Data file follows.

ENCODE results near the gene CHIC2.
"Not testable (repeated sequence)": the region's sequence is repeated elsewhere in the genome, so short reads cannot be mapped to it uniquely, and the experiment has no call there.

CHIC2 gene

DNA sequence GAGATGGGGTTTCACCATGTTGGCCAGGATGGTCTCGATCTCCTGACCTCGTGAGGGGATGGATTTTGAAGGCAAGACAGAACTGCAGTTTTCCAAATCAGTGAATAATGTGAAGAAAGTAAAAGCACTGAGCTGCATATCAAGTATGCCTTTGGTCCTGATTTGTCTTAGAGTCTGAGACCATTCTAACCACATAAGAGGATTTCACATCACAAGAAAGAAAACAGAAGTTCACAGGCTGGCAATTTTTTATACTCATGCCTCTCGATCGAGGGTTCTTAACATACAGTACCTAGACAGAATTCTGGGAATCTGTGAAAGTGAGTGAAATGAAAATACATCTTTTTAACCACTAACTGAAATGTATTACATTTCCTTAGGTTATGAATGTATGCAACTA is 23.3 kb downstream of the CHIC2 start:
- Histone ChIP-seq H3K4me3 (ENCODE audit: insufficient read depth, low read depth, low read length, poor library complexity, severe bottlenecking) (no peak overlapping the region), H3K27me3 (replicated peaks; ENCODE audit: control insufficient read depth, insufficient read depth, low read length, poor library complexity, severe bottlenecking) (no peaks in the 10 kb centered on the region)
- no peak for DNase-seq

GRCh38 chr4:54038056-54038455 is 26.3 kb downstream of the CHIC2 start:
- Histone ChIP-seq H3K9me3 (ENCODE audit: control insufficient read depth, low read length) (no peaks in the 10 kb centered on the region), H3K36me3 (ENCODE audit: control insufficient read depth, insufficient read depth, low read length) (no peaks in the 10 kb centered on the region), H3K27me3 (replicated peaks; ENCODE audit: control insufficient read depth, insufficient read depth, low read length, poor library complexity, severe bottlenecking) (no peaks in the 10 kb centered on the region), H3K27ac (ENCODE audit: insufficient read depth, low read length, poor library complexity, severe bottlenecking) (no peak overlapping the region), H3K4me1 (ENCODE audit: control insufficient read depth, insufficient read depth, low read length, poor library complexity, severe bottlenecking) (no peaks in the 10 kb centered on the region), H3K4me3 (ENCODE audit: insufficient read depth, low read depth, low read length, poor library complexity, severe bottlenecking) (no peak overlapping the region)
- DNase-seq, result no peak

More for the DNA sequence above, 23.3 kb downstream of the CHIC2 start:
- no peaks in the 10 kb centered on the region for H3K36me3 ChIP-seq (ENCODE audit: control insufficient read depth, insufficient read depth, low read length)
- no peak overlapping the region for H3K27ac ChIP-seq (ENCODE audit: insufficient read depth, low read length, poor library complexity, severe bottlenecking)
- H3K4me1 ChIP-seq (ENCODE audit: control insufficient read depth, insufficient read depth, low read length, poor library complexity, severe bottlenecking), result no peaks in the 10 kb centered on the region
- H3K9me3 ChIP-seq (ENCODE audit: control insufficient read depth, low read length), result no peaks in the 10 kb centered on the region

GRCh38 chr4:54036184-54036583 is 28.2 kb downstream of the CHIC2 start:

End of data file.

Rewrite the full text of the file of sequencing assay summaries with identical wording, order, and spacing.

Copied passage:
ENCODE results near the gene CHIC2.
"Not testable (repeated sequence)": the region's sequence is repeated elsewhere in the genome, so short reads cannot be mapped to it uniquely, and the experiment has no call there.

CHIC2 gene

DNA sequence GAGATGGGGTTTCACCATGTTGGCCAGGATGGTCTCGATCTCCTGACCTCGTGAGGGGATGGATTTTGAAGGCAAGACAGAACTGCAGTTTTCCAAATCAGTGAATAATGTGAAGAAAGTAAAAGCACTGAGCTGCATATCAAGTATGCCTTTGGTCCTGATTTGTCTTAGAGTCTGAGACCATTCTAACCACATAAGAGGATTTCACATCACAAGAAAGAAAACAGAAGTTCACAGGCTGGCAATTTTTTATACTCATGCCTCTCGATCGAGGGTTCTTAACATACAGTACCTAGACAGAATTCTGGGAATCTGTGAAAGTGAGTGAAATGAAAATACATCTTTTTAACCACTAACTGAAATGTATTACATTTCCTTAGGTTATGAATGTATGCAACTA is 23.3 kb downstream of the CHIC2 start:
- Histone ChIP-seq H3K4me3 (ENCODE audit: insufficient read depth, low read depth, low read length, poor library complexity, severe bottlenecking) (no peak overlapping the region), H3K27me3 (replicated peaks; ENCODE audit: control insufficient read depth, insufficient read depth, low read length, poor library complexity, severe bottlenecking) (no peaks in the 10 kb centered on the region)
- no peak for DNase-seq

GRCh38 chr4:54038056-54038455 is 26.3 kb downstream of the CHIC2 start:
- Histone ChIP-seq H3K9me3 (ENCODE audit: control insufficient read depth, low read length) (no peaks in the 10 kb centered on the region), H3K36me3 (ENCODE audit: control insufficient read depth, insufficient read depth, low read length) (no peaks in the 10 kb centered on the region), H3K27me3 (replicated peaks; ENCODE audit: control insufficient read depth, insufficient read depth, low read length, poor library complexity, severe bottlenecking) (no peaks in the 10 kb centered on the region), H3K27ac (ENCODE audit: insufficient read depth, low read length, poor library complexity, severe bottlenecking) (no peak overlapping the region), H3K4me1 (ENCODE audit: control insufficient read depth, insufficient read depth, low read length, poor library complexity, severe bottlenecking) (no peaks in the 10 kb centered on the region), H3K4me3 (ENCODE audit: insufficient read depth, low read depth, low read length, poor library complexity, severe bottlenecking) (no peak overlapping the region)
- DNase-seq, result no peak

More for the DNA sequence above, 23.3 kb downstream of the CHIC2 start:
- no peaks in the 10 kb centered on the region for H3K36me3 ChIP-seq (ENCODE audit: control insufficient read depth, insufficient read depth, low read length)
- no peak overlapping the region for H3K27ac ChIP-seq (ENCODE audit: insufficient read depth, low read length, poor library complexity, severe bottlenecking)
- H3K4me1 ChIP-seq (ENCODE audit: control insufficient read depth, insufficient read depth, low read length, poor library complexity, severe bottlenecking), result no peaks in the 10 kb centered on the region
- H3K9me3 ChIP-seq (ENCODE audit: control insufficient read depth, low read length), result no peaks in the 10 kb centered on the region

GRCh38 chr4:54036184-54036583 is 28.2 kb downstream of the CHIC2 start: